INF520 Preservation of Information Resources (8)


The preservation of information resources for the long term has always been a challenging process and is today even more so given the proliferation of digital objects now being held by most institutions. This subject provides an overview of preservation policies, passive and active preservation and conservation approaches for traditional materials, disaster planning, and approaches to dealing with digital collections.

+ Subject Availability Modes and Location

Session 2
DistanceSPACE, University of Hong Kong
DistanceWagga Wagga Campus
Continuing students should consult the SAL for current offering details: INF520
Where differences exist between the Handbook and the SAL, the SAL should be taken as containing the correct subject offering details.

Subject information

Duration Grading System School:
One sessionHD/FLSchool of Information Studies

Enrolment restrictions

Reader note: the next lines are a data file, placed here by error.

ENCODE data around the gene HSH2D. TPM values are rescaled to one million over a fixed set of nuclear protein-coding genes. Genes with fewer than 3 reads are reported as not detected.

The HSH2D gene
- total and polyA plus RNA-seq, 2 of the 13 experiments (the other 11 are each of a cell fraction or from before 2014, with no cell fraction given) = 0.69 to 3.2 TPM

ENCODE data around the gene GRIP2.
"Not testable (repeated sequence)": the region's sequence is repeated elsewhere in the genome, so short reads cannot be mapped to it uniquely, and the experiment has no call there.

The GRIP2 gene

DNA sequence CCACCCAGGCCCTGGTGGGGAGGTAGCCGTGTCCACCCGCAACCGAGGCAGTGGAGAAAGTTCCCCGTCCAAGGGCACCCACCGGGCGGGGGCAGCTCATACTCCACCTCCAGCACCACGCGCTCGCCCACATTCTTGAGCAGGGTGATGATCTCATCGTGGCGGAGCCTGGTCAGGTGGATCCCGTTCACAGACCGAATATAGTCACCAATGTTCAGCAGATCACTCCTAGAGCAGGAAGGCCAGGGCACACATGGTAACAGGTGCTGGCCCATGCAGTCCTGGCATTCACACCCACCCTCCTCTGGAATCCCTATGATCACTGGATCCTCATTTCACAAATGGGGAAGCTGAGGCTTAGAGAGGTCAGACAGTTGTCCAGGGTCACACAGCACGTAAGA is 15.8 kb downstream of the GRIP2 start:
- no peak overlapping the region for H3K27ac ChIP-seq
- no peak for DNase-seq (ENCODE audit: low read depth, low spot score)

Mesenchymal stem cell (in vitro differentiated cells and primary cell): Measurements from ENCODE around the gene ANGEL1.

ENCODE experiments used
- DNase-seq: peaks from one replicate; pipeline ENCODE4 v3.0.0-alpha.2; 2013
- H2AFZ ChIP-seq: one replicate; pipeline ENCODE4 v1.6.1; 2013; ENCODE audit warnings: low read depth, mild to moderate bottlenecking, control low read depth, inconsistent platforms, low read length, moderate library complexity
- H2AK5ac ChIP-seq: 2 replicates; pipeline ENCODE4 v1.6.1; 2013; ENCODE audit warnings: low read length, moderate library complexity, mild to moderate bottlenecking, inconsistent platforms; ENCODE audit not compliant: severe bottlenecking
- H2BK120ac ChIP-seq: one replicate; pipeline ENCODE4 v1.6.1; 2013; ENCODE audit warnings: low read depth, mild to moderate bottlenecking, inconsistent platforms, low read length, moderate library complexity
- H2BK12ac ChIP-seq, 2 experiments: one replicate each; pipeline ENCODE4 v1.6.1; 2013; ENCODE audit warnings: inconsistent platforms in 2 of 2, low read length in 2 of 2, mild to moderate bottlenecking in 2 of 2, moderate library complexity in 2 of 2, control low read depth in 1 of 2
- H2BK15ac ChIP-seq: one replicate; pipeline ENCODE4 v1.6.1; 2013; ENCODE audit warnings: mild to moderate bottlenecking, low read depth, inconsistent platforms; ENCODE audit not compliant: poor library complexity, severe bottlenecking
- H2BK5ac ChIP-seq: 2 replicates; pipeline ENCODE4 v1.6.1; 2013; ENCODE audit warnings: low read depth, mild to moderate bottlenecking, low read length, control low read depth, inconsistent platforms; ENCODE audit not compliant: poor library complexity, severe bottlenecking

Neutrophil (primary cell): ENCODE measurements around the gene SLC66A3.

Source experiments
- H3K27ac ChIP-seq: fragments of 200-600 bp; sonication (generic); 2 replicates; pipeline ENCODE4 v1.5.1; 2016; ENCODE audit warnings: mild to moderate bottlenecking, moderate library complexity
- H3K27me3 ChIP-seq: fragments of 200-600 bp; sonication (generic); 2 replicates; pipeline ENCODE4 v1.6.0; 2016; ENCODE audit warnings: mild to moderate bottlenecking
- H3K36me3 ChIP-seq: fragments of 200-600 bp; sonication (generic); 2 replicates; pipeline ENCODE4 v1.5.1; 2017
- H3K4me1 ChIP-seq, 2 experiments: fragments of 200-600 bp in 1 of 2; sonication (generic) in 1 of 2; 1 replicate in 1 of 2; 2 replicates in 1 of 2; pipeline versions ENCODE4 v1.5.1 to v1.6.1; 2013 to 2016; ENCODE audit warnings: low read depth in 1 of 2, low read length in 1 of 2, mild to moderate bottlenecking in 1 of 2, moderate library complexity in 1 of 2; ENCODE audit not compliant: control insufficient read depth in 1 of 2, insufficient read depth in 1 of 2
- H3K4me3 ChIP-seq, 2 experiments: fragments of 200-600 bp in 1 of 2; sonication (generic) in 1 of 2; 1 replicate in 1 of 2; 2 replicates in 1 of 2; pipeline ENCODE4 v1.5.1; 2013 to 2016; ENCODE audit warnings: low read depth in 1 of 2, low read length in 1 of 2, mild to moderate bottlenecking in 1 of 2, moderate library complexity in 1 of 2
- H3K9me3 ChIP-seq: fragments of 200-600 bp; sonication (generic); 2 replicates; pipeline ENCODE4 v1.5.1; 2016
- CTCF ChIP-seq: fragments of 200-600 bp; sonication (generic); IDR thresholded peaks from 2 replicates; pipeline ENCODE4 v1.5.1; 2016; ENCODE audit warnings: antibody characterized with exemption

Not available to students who have completed INF319
Incompatible subject(s)Related subject(s)
INF319 INF319 Double coded subject

Learning Outcomes

Upon successful completion of this subject, students should:
- show that they understand the need for careful planning and prioritising of preservation activity;
- demonstrate an appreciation of the impact that environmental conditions have on the longevity of material;
- show that they are familiar with the major standards regarding storage, transport and handling of a range of materials;
- show that they understand basic conservation principles;
- be able to develop an emergency management plan;
- show that they understand the role of digitisation as a form of preservation; and
- be able to articulate the main approaches to digital preservation.


The subject will cover the following topics:
- Introduction to preservation, responsibilities, ethics - Developing a preservation policy - Storage and handling (passive preservation) - Conservation - Emergency management planning - Digitisation and preservation


The information contained in the 2016 CSU Handbook was accurate at the date of publication: 06 September 2016. The University reserves the right to vary the information at any time without notice.